The following post is from Amy of Simply Sugar & Gluten-Free:
The typical American eats 120 pounds of white sugar a year. Think about that. That’s around 270 cups of white sugar.
That’s a whole lot of sugar.
Most people are shocked when they learn I don’t eat white sugar. And, when someone tries to cut it out of their diet they are generally overwhelmed because food manufacturers have seemed to sneak white sugar into everything. Sauces, seasonings, salad dressings, and even stocks. And, we love our sweets.
If you want to try to reduce or eliminate white sugar from your diet, here are some simple steps you can take.
1. Start reading ingredient lists.
Just because the front of the box says “healthy” or “all-natural” doesn’t mean it’s actually a food you should put into your mouth. Companies use creative advertising to hook buyers. Instead, read the ingredient list. If there is white sugar in the first five ingredients, there is usually a good amount of sugar. I pass on those items. Other names for white sugar that you want to look for include cane sugar, evaporated cane juice, cane juice, and organic cane sugar.
2. Start using stevia.
Most people who’ve tried stevia tell me they don’t like it. After asking some questions, I quickly learned that it’s either because they used the wrong brand or they didn’t know how to use it. Stevia, derived from an herb, is 200 – 300 times sweeter than sugar. You just need a small amount to get the same effect. My favorite brand is NuNaturals. I use stevia to sweeten beverages and to boost the sweetness of certain baked goods. I find that liquid vanilla stevia works best for baking.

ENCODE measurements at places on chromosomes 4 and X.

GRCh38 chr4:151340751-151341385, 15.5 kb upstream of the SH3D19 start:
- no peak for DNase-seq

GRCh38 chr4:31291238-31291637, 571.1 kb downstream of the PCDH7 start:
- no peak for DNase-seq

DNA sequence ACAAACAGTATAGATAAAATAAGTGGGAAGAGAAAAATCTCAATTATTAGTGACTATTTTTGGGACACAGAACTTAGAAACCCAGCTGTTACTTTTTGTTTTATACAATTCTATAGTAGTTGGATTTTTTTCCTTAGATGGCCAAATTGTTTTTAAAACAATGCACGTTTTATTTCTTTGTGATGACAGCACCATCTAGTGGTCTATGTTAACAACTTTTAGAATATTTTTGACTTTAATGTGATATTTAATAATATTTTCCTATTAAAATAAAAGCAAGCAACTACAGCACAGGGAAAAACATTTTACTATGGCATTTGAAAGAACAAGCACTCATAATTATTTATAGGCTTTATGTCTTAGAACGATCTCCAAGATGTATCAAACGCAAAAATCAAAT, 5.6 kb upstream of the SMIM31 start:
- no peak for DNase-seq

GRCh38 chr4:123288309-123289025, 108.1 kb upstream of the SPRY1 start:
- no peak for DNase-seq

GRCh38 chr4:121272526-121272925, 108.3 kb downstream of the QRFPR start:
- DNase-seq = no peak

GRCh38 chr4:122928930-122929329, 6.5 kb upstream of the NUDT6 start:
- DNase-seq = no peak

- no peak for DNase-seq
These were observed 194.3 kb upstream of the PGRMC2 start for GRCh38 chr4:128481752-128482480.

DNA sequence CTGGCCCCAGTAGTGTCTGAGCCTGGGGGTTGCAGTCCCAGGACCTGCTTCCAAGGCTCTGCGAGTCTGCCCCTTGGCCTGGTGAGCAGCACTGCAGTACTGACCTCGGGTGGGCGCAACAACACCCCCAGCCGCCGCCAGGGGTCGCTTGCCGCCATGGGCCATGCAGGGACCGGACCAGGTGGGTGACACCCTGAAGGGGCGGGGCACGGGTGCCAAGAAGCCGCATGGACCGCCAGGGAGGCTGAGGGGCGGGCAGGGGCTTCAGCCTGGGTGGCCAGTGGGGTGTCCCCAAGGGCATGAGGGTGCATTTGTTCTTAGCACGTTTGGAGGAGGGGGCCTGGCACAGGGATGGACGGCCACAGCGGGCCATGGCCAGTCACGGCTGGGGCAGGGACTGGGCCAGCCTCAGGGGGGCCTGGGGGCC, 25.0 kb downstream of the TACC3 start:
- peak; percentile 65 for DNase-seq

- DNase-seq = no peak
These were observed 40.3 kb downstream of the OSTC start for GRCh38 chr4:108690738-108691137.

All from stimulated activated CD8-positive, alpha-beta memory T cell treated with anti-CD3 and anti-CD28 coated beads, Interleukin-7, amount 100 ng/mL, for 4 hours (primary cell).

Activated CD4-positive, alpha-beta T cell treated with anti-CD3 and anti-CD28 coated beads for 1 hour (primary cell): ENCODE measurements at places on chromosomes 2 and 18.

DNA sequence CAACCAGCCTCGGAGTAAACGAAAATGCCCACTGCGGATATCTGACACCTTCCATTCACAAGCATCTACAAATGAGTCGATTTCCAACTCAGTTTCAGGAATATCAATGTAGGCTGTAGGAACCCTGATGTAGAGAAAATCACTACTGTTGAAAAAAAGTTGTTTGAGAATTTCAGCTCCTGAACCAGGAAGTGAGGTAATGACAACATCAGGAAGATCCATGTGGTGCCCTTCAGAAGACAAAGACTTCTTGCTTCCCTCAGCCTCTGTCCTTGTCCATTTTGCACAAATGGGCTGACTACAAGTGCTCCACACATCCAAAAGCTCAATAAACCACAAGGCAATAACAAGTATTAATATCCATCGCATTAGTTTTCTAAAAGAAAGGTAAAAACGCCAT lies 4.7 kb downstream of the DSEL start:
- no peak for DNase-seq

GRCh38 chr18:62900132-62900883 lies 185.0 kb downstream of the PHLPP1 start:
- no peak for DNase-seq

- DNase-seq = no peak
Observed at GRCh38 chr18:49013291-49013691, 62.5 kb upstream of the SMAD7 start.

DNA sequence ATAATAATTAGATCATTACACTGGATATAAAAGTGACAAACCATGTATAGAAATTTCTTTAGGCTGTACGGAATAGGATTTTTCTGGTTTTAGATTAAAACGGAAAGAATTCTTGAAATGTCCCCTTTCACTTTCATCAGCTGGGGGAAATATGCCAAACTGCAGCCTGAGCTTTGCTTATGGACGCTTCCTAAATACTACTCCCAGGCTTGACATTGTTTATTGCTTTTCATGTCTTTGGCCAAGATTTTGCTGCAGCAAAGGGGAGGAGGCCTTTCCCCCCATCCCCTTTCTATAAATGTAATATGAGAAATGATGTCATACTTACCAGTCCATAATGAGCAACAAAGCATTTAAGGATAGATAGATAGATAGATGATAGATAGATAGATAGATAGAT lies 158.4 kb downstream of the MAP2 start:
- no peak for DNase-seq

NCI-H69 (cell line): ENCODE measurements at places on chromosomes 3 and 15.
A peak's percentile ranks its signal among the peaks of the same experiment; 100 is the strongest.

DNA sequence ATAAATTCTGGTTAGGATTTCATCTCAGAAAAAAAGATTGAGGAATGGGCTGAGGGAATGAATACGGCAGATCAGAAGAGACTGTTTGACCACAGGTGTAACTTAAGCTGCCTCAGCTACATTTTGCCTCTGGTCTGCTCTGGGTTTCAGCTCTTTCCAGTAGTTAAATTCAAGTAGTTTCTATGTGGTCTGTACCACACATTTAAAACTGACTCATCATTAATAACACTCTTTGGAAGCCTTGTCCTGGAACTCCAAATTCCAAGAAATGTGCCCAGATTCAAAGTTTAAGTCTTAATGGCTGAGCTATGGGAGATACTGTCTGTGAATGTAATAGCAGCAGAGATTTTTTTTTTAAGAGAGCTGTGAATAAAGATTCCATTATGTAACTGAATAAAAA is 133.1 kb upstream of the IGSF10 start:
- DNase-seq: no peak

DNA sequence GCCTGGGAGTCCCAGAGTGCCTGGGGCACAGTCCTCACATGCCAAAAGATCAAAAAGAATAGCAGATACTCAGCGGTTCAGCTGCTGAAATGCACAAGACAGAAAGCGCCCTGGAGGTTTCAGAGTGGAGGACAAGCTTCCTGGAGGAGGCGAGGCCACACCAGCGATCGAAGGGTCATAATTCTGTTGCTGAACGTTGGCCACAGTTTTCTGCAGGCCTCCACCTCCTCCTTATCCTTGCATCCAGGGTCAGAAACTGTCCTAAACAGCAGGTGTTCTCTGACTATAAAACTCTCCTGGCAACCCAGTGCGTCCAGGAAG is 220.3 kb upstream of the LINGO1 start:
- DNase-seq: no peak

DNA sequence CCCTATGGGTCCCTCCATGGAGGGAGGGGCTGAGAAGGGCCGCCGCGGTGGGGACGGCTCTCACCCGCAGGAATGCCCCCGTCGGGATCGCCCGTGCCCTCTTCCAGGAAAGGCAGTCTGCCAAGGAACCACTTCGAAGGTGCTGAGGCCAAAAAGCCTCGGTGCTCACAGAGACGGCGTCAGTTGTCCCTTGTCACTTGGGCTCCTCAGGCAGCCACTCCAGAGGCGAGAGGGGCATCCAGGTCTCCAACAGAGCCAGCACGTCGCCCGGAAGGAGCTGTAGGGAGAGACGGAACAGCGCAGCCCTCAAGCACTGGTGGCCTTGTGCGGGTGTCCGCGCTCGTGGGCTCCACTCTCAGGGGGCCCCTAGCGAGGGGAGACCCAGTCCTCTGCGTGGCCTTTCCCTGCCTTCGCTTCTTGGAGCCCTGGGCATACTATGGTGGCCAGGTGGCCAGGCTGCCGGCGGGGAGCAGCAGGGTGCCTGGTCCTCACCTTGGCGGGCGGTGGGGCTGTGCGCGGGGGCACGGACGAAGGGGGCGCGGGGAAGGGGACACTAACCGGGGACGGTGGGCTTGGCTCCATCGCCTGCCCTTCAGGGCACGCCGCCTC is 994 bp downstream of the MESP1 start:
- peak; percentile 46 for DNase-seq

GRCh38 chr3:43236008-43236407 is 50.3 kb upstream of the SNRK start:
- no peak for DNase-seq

3. Bake your fruit.
I don’t know about you, but I love dessert. Instead of giving it up all together, I’ve found healthier substitutes. One of my favorite dishes is baked apples stuffed with dates or raisins, sunflower seeds, cinnamon, and a little coconut oil. You can even make these in the CrockPot! Try baking pears and bananas too.
4. Substitute coconut palm sugar for refined white sugar in your favorite recipes.
Coconut palm sugar has a low glycemic index, around 35, and is packed with minerals and nutrients. I think of it as the ‘healthy brown sugar.’ Because it’s got more flavor than white sugar, I generally start by substituting 25% less coconut palm sugar. If it’s not quite sweet enough, this is a perfect time to add 1/8 – 1/2 teaspoon stevia, depending on the recipe.
5. Make your own whole foods ‘ice cream.’
Throw some frozen bananas and your favorite frozen fruit into your food processor and give them a whirl until you achieve ice cream consistency. The result is creamy and delicious, with none of the drawbacks of white sugar. Some of my favorite fruits to use include strawberries, cherries, and blueberries. A squeeze or two of fresh lime juice is delicious too.
How do you feel about the amount of sugar you eat? What has helped you reduce your sugar intake?
|A stay-at-home mom, wife, and passionate cook, Amy strives to make each meal healthy and delicious. When she’s not doing laundry, dishes, or caring for her son, she plays around with food in the kitchen developing new recipes, which she shares at Simply Sugar & Gluten-Free. Amy also publishes The Balanced Platter and authored the book Simply Sugar & Gluten-Free: 180 Easy & Delicious Recipes You Can Make in 20 Minutes or Less.|